Virtue is Habit Forming

Blogger Monica Bielanko urges readers to delay procreation:

Consider waiting until your thirties to have children. Make your twenties all about you! Be selfish! Get it all out of your system so you are really, really ready to give yourself over to your kids. Kids are demanding and tiring. I absolutely cannot imagine having a baby at 25. At that age, I don’t know how I’d handle the rage that taps you on the shoulder when your child claws you and pulls your hair in the midst of a very public tantrum not to mention the many, many sleepless nights that are chained to parenthood. That’s saying nothing about the overwhelming expense and responsibility kids introduce to your once-simple life. Yeah, yeah, you want to be a “young mom.” That’s overrated. Being a responsible, patient parent who isn’t wishing they were out at the club with friends is way better than being a young mom.

She mentions the actvities that a twentysomething should engage in when waiting for marriage and children: travel, partying, dating multiple men.

It’s a common view in our culture that selfishness is something we should indulge to the fullest during our youth, because only indulgence can exorcise selfishness from our souls and allow us to (eventually) attain charity, prudence, and moderation.

But, according to Aristotle, “moral virtue . . . is formed by habit” (Nicomachean Ethics II.1.15). We have the natural capacity for virtue, but it must be developed through activity. The best way, then, to attain a virtue is simply to practice it now–not to put it off and assume it will materialize in the future.

Perhaps women with an excellent natural disposition can circumvent this sort of cultivation. Perhaps that is why Monica Bielanko was able to party through her 20s while still becoming a good mother in the end. I doubt most women, myself included, would benefit from such advice. After all, the SAHM lifestyle doesn’t magically confer unselfishness, and a decade of caring only for yourself is unlikely to help with the transition to a true life of service. Even if you do manage to learn–in a very short window of time–to put your family’s needs above your own, you still may never learn how to expand your newfound charitable attitude beyond the family. Proverbs 31 tells us that a good wife also “stretches out her hand to the poor”–so we are evidently called to visit our sick neighboors, to help the needy, and to love others, in addition to our primary vocation of caring for the family.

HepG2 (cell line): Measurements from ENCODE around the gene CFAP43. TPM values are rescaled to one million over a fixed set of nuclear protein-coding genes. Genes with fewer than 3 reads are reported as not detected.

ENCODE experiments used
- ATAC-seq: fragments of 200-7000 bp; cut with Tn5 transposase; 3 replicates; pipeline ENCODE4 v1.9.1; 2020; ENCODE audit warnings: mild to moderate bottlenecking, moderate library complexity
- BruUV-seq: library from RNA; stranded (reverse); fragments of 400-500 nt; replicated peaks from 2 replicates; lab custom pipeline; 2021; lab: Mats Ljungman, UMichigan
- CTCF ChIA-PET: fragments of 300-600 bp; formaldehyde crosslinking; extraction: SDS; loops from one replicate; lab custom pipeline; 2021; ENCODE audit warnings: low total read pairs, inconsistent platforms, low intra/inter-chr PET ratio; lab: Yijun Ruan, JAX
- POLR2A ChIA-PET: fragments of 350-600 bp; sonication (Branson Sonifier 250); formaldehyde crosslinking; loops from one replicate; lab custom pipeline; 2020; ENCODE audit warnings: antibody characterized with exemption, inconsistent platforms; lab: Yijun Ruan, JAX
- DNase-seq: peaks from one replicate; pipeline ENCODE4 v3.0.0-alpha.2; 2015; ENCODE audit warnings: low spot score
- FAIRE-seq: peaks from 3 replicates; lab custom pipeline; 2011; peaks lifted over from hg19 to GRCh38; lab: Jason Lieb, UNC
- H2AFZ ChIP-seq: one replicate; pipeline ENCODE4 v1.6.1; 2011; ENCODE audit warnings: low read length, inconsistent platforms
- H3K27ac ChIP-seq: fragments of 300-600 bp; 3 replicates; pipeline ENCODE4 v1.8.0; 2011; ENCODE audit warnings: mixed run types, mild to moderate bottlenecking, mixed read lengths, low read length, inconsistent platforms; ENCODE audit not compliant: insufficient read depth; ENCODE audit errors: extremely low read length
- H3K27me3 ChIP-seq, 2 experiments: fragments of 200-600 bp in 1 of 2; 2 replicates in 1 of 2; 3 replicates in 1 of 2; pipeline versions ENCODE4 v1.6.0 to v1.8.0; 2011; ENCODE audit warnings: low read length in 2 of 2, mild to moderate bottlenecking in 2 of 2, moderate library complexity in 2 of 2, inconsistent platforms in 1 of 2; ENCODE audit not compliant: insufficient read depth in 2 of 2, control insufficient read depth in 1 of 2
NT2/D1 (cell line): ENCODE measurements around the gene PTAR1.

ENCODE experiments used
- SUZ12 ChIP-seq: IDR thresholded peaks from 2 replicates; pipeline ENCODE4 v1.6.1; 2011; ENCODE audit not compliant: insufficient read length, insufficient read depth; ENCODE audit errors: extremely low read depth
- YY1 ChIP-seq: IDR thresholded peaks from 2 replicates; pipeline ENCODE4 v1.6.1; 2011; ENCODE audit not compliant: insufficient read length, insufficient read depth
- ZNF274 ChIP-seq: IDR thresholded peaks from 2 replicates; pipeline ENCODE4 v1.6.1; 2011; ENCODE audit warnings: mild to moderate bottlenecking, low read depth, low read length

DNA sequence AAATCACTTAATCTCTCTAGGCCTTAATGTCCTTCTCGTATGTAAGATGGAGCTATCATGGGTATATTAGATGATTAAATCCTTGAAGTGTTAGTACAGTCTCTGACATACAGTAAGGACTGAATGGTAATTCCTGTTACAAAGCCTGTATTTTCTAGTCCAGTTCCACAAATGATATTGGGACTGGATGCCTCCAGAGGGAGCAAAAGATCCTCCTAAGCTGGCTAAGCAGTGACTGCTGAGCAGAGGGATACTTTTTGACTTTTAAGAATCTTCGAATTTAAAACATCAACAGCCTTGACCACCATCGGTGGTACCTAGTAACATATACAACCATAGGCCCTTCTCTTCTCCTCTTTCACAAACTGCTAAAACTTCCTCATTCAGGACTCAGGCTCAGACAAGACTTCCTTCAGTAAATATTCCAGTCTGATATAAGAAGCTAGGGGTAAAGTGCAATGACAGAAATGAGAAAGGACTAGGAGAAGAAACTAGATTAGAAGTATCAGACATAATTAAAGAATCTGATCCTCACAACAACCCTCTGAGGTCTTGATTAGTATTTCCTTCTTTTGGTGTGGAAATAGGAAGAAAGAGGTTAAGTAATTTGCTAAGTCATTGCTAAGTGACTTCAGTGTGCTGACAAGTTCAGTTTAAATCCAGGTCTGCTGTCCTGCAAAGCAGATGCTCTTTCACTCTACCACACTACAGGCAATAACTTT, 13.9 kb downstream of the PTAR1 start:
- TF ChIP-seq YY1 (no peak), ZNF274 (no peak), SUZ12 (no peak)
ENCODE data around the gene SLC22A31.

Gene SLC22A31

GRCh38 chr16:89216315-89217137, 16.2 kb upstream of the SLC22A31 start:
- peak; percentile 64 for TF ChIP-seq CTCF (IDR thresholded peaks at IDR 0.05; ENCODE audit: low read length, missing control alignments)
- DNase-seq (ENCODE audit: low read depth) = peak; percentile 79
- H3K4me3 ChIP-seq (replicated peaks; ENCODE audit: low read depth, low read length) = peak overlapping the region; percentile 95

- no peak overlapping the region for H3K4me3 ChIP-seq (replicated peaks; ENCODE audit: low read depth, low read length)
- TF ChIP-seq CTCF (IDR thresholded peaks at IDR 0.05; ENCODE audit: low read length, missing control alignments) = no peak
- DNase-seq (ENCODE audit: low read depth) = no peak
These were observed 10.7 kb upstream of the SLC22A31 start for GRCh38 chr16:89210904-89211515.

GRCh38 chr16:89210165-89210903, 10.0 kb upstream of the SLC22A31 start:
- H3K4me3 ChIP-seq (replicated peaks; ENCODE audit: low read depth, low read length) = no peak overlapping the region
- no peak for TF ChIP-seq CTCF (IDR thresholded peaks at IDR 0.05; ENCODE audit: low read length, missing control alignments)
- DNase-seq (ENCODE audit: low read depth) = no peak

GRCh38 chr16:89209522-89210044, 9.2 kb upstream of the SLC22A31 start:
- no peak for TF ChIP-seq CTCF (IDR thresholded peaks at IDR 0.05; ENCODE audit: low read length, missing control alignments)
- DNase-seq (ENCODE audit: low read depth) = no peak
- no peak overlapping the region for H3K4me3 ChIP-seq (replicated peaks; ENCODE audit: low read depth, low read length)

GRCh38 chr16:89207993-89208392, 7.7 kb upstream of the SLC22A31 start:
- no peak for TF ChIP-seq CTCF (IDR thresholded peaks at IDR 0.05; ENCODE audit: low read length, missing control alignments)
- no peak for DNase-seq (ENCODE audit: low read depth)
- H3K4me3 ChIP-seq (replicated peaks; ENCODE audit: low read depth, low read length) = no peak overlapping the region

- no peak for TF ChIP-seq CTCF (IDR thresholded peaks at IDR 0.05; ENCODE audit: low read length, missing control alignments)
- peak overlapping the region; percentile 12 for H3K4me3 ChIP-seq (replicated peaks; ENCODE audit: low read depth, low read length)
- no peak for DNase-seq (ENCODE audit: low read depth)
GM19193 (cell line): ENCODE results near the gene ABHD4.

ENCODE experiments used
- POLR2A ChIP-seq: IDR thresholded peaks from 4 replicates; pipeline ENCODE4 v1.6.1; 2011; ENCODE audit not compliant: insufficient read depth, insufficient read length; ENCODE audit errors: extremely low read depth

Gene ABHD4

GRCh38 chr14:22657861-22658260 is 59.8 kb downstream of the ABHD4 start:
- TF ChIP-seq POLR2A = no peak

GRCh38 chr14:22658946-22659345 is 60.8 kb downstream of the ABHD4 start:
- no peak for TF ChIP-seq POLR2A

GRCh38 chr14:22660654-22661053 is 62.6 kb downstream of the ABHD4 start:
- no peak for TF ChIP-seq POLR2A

Moreover, there’s a reason why the Bible condemns coveting–because our selfish desires are never really sated. No matter how many “life experiences” you acquire, there are always more places you haven’t traveled, more alpha badboys you haven’t dated, more music festivals you haven’t piled in your college roommate’s pick-up truck to go see. There are obscure fuzz-pop bands you haven’t name-dropped yet and exhibitions of Soviet propaganda posters you haven’t attended . You could spend a lifetime in the quest for the next new experience without ever reaching that inner conviction that you’re “done,” that you’re ready to quit searching and settle down–because the more you view life as a “thing” to be polished and perfected and displayed, the more alienated you become from the truth that the meaning of life consists in a gift, rather than a hoarding, of self.

If I could give my own advice to single women, I would say: Attend daily Mass–you may not always have the opportunity to do so once you have children, and you need to draw on the graces of the sacrament as much as possible while you still can. Make a habit of regular volunteering, so you can more easily continue it once you have a family. Discern what God wants of you. Don’t be afraid to get “burned out” on self-sacrifice–the more you give yourself to God and others, the easier it gets. Practice the virtues. Love much.

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